-Ludwig Wittgenstein, Philosophical Investigations
This is perhaps the correct approach to take when studying the notion of “game” as commonly used in the course of life, but that is not what we are doing here. We want to isolate a concrete mathematical notion of game amenable to rigorous analysis, and for this purpose we must be precise. No doubt there will be things that many people consider games that will be left out of our analysis, and perhaps some of our games would not be recognized as such out in the wild, but this is beside the point.
To narrow the scope of our investigation, let us say more about what type of games we are interested in. First, for simplicity, we are interested in two-player games, in which the players play moves one at a time. We are also (for now, at least) interested in games that necessarily end in a finite number of moves (though, for any particular game, there may be no a priori finite upper bound on the number of moves in a run of that game). Finally, we will be interested in games for which the game must end in victory for one of the players. Our theory can easily be adapted to deal with ties, but this will just unnecessarily complicate things.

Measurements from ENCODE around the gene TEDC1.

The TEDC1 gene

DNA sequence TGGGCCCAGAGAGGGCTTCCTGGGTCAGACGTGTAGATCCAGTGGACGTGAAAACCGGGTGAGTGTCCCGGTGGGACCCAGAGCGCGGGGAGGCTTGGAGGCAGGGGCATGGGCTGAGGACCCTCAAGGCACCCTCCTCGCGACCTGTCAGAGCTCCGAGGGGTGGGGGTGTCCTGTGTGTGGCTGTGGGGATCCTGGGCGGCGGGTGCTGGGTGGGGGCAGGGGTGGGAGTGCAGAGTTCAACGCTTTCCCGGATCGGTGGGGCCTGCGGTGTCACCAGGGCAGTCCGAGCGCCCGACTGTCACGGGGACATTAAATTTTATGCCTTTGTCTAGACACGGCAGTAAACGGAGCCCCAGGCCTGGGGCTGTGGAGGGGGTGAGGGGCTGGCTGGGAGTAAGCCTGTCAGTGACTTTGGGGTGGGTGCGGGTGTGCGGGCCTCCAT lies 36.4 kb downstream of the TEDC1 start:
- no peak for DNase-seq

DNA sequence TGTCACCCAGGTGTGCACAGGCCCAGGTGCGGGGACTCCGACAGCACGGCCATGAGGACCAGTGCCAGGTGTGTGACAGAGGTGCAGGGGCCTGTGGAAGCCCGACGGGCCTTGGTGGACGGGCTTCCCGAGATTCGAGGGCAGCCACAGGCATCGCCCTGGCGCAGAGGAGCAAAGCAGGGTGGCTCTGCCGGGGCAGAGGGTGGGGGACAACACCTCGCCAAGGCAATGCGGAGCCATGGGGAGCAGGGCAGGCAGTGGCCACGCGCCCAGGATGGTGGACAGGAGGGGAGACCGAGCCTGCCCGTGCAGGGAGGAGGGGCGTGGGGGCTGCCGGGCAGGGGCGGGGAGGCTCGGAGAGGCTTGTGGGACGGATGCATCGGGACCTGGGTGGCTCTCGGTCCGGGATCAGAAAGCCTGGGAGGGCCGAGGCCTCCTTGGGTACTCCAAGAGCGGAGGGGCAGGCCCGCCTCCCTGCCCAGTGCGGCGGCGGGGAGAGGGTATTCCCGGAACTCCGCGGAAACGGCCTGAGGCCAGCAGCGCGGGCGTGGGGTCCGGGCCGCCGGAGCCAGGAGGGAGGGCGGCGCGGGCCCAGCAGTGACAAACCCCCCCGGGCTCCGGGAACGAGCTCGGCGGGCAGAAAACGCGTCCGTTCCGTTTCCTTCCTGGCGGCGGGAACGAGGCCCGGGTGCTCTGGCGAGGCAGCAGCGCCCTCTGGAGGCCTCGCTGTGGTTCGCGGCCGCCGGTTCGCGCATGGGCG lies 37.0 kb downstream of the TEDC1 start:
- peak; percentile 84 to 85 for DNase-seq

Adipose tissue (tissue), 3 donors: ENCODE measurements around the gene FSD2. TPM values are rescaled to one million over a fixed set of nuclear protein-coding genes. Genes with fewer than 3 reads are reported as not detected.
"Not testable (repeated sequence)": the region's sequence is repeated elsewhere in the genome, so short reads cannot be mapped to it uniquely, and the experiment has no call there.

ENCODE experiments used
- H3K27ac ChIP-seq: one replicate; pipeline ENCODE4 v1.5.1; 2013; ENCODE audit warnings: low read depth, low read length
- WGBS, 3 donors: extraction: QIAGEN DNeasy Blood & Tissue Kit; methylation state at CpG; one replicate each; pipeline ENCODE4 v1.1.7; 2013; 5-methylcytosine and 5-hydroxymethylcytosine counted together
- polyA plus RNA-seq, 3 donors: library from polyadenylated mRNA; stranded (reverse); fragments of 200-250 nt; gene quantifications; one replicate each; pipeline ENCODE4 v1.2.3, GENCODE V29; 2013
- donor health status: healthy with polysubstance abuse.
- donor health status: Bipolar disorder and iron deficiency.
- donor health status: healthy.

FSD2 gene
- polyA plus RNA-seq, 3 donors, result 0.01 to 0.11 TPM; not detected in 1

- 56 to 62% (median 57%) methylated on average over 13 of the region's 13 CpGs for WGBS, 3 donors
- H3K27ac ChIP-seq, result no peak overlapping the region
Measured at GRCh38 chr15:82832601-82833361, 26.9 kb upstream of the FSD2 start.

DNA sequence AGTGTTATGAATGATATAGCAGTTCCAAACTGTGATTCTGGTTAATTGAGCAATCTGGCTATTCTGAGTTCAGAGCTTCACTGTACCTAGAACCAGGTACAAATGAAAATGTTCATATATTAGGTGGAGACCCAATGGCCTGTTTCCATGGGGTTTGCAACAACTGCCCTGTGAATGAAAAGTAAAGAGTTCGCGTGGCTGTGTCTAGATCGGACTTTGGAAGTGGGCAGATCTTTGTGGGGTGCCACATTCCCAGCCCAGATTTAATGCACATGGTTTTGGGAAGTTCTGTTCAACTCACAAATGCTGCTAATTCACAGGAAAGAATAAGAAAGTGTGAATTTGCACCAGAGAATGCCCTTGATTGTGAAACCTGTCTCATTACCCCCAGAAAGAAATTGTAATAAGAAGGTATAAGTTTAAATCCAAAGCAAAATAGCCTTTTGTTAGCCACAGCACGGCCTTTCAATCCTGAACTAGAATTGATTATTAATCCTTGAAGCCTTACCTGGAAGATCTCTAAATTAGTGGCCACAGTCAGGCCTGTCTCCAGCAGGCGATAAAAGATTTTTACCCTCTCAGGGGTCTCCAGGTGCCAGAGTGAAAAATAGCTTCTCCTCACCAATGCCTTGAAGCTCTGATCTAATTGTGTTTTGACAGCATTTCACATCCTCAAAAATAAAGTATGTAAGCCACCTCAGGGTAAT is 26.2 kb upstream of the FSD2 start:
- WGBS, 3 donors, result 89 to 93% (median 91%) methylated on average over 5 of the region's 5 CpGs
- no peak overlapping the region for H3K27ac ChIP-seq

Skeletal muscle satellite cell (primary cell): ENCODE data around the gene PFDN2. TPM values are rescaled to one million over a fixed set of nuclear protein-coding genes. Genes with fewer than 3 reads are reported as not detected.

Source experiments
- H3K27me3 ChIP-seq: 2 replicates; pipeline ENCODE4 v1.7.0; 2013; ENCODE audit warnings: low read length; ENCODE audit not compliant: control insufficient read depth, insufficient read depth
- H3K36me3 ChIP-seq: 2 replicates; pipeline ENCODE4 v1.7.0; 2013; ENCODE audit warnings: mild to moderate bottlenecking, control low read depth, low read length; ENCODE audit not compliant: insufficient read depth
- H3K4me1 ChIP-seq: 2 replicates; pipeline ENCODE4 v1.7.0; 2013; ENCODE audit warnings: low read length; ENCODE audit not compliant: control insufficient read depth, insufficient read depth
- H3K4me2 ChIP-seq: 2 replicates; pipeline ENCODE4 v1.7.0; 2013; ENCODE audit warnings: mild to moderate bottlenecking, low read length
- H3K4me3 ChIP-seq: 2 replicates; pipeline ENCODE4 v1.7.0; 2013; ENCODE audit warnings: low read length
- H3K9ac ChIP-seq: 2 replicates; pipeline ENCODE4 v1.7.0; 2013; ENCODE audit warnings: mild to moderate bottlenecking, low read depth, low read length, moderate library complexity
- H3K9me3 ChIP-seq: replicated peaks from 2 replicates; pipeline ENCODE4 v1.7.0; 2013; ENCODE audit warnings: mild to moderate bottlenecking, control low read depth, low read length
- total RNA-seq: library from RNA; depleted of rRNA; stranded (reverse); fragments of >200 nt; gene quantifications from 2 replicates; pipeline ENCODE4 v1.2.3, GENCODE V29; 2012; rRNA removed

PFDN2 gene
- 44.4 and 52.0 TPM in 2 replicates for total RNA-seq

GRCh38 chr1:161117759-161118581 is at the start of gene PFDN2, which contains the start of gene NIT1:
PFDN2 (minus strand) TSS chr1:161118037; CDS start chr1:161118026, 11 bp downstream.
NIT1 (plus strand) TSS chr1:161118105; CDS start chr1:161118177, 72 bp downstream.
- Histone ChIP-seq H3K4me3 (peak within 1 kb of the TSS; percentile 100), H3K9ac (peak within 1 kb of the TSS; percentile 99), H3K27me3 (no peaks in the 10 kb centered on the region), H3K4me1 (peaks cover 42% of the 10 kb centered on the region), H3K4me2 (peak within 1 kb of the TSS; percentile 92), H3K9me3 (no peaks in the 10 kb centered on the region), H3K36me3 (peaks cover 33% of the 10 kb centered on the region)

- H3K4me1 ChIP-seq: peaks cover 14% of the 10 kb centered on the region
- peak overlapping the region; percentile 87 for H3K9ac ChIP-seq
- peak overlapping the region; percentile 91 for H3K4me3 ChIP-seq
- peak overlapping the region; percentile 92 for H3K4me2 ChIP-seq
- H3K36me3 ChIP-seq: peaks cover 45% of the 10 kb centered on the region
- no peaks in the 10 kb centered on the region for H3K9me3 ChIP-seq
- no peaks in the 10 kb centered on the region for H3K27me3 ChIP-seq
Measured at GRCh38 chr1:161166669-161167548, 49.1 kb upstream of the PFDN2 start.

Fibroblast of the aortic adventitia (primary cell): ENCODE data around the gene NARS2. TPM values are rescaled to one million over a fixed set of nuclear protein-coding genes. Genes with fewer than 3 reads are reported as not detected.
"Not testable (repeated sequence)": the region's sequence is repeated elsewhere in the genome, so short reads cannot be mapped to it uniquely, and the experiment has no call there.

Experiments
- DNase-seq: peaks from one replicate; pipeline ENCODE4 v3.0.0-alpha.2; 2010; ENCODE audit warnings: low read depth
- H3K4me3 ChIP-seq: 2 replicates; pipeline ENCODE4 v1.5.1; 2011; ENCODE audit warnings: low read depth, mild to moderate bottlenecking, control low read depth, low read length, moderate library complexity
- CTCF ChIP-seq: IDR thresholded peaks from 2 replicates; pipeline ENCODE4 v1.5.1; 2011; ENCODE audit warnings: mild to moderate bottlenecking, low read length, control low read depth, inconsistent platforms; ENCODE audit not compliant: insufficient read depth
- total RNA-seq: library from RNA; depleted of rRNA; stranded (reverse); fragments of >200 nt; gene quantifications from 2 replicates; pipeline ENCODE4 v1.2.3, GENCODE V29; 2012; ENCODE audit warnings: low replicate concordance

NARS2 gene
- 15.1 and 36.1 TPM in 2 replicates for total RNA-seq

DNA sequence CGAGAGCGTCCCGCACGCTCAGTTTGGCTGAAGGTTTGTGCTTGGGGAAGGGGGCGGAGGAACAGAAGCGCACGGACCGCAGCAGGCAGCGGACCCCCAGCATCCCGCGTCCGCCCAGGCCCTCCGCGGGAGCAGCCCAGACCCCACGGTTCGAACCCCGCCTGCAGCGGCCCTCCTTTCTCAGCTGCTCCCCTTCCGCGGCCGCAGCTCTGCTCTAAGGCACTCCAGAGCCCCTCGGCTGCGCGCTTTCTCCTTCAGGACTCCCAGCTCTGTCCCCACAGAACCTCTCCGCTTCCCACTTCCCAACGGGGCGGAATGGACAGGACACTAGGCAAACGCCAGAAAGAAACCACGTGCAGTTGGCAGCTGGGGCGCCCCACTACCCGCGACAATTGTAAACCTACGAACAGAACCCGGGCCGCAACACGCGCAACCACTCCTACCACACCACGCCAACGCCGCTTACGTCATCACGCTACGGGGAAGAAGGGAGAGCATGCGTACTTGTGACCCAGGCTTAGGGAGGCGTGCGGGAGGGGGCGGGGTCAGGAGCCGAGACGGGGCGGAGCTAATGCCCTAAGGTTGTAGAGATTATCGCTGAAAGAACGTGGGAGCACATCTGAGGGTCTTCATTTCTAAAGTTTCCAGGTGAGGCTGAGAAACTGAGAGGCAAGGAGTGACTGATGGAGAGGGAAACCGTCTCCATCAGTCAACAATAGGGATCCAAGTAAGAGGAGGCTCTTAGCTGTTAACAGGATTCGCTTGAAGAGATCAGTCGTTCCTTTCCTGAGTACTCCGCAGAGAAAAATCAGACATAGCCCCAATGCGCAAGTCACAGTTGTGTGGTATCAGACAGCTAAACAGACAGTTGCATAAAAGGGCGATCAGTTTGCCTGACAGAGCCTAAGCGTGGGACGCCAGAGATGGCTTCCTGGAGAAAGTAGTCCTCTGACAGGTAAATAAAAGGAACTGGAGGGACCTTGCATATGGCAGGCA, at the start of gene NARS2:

One way to think about a move in a game is as a transformation of the current game into a different one. Consider chess (and, just so it satisfies our constraints, suppose that a classical “tie” counts as a win for black). A typical game of chess starts with all of the pieces in their traditional spots (for simplicity, let’s be agnostic about which color moves first). However, we can consider a slightly different game, called chess_1, that has all of the same rules as chess except that white’s king pawn starts on e4, two squares up from its traditional square. This is a perfectly fine game, and white’s opening move of e2-e4 can be seen as a transformation of chess into chess_1.